But we must not let that moral darkness dissuade us from offering Jesus’ light. The poor should matter to us because they matter to Him. Don’t forget, Jesus came “to proclaim good news to the poor” (Luke 4:17-19 NIV). He instructed His disciples: “Sell your possessions and give to the poor” (Luke 12:33 NIV). In the Sermon on the Mount, Jesus says, “when you give to the needy,” not if (Matthew 6:2 NIV). 

The New Testament authors saw the poor as a vital part of their mission, too. Before the apostles officially commissioned Paul, they gave clear instructions—“that we should continue to remember the poor, the very thing I had been eager to do all along” (Galatians 2:10 NIV). Do we share the same eagerness as Paul—to remember the poor? To “defend the cause of the poor and needy…what it means to know [God]” (Jeremiah 22:16 NIV)? 

Any mission that neglects the poor is incomplete. And we’ve neglected 80% of the world’s poorest. Therefore, we’ve radically missed God’s missions standard. Jesus commands that we care. It’s high time we start. If 80% of the poorest of the poor live in the 10/40 Window, where better to place fresh focus?

#4: The 10/40 Window is a world-capital of demonic oppression

Finally, we must prioritize the 10/40 Window because it’s a world-capital of demonic oppression. Jesus is anointed “to set the oppressed free” (Luke 4:18 NIV). He has given us “authority to trample on snakes and scorpions and to overcome all the power of the enemy” (Luke 10:19 NIV). No region needs Jesus’ liberating power more than the 10/40 Window. Can we hold back the help they need?

In the 10/40 Window, most people live in deep fear of evil spirits (a few atheistic nations excepted). They offer daily sacrifices to appease their ancestors, avoiding retribution, and seeking blessing. Statues of demons and spirits adorn almost every street. Reports of ghost encounters abound. Many cultures regularly seek out witch doctors, psychics, spiritists, blessings, spells, and potions, and fear curses and omens. 

The 10/40 Window’s demonic fears aren’t baseless. Inhabitants of the 10/40 Window fear evil spirits because they’ve lived under evil’s vicious taunt. Demonic forces work out in the open there, spreading torment, confusion, rage, and addiction. Our partners regularly tell us stories of the most shocking demonic attacks. 

I’ll only give one example. 

A 19-year old Burmese man lived under severe demonization since age 15. Demonic illness, madness, and rage constantly plagued him and often drove him running into the jungle. He soon became so violent that his teachers had to remove him from school, and his own parents locked him in his room and chained him to his bed. They sought every cure possible, but neither medicine nor monks nor mysticism could turn the tide. Soon, the parents met our partner, Pastor J, and asked him to pray for their son. 

What happened next should blow us away. Our partner prayed for the young man in the name of Jesus, and the tormenting spirit left immediately. In a matter of seconds, Jesus had delivered the young man from insanity which four years of Asia’s best cures could not heal! Can you imagine the joy and relief His family experienced? He soon received Christ, and today he would rather die than reject Jesus. Who could blame him?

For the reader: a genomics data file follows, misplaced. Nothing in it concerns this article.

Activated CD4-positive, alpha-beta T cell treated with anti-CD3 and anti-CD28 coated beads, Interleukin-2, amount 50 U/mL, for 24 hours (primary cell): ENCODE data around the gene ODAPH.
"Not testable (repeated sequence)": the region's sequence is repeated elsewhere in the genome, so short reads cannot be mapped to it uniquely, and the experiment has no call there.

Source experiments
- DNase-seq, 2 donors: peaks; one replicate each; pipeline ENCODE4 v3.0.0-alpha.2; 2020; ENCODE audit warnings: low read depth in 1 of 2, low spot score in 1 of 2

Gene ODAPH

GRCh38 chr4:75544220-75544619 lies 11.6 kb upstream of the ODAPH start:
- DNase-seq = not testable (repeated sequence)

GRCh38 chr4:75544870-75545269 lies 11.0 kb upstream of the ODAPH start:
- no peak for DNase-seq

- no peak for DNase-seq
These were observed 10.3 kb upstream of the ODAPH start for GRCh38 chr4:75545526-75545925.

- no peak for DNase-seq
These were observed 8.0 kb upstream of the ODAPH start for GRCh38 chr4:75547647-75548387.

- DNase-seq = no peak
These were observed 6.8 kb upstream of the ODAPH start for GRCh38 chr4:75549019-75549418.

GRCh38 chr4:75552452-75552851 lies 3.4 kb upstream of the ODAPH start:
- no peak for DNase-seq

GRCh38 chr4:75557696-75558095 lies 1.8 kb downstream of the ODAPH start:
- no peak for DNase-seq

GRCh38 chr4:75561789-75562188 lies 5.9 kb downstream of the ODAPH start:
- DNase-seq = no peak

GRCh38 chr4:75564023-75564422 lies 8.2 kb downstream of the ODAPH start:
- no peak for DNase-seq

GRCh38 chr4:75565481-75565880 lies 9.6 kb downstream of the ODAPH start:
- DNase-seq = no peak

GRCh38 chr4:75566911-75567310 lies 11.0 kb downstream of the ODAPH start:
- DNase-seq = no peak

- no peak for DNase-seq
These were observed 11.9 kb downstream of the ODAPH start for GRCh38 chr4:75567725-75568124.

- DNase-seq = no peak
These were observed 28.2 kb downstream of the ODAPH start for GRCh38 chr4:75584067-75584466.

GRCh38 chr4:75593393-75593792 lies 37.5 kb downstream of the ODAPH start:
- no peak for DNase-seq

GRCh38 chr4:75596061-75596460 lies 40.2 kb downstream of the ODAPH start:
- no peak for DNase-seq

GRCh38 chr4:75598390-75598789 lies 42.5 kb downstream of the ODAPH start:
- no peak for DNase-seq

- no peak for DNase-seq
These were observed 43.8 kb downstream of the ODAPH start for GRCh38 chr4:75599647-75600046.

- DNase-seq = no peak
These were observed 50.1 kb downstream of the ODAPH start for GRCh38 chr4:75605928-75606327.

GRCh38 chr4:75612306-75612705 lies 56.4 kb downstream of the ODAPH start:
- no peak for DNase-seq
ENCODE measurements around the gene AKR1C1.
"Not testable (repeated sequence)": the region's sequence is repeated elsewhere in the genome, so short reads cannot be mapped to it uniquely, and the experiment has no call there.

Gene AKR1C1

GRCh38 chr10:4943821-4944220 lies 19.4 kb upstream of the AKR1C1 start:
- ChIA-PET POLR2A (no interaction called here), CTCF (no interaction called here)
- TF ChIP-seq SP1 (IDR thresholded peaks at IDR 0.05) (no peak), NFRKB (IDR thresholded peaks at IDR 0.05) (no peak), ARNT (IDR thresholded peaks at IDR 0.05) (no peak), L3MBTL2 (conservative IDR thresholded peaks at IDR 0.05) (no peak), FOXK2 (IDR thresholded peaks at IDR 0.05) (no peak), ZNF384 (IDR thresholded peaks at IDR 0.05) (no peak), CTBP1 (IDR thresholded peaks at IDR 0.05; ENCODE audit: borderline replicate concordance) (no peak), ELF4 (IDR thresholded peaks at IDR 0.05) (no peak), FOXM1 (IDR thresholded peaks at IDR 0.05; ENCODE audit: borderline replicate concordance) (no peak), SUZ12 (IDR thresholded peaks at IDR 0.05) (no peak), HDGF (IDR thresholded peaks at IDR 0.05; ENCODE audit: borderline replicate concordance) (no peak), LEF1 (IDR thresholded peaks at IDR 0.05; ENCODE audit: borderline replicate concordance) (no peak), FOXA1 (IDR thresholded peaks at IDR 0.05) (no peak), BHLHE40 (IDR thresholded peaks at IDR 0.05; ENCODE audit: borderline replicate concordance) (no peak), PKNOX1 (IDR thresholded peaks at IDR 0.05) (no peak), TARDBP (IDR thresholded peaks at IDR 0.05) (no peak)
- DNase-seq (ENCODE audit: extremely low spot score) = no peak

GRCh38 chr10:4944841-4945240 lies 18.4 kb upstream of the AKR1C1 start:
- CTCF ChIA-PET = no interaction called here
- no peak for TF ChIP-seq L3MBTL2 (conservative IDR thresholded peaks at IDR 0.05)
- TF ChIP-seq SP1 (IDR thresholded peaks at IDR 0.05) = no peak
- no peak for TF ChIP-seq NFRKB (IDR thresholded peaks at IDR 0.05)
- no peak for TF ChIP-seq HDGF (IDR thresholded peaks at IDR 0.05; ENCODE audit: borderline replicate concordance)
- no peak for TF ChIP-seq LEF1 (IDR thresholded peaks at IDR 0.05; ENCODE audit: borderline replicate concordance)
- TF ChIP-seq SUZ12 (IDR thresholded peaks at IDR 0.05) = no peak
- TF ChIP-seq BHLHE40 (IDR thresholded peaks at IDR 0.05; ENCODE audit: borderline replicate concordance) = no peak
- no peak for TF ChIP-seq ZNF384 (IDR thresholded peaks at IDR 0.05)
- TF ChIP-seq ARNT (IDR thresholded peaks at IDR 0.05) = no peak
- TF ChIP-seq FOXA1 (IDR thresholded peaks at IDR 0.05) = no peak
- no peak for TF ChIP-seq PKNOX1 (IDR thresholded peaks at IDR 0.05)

Our partners tell us similar testimonies regularly. Jesus is setting the 10/40 Window free, person by person, soul by soul. He longs to liberate every unreached captive, for He is “not willing that any should perish but that all should come to repentance” (2 Peter 3:9 NKJV). What keeps this great deliverance from the pages of history? “The harvest truly is great, but the laborers are few” (Luke 10:2 NKJV). 

Look at the Fields

In John 4:35, Jesus said, “Lift up your eyes and look at the fields, for they are already white for harvest!” (NKJV). I want to echo His call. 

Lift up your eyes and see 3 billion souls that have never heard of Jesus Christ. 

Lift up your eyes and see billions ensnared in poverty.

Lift up your eyes and see a generation taunted by demons. 

Yes, look into those dark fields, and realize how few workers are laboring there to shine Jesus’ light. 

But don’t just look. Do something. Begin to pray. Advocate for the unreached to your friends, family, spiritual leaders, and mentees. Support missionaries to the 10/40 Window. If you’re a pastor, radically reshape your missions program. If God calls, go. As Keith Green said, “This generation of Christians is responsible for this generation of souls on earth.” We each have only one life to offer in obedience to Jesus’ Great Commission. Let’s not miss our chance. 

 
 
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JJ Weller is a writer, researcher, editor, and creator for Message Ministries and Missions. He has served in evangelism through Message Ministries for 6 yearsthrilled to preach Jesus’ salvation to thousands and teach biblical evangelism to hundreds. He has a passion for God’s glory, the true gospel, biblical evangelism, biblical and historical revival, and the salvation of the unreached. He lives with his beautiful wife, Cynthia, in Lima, Peru.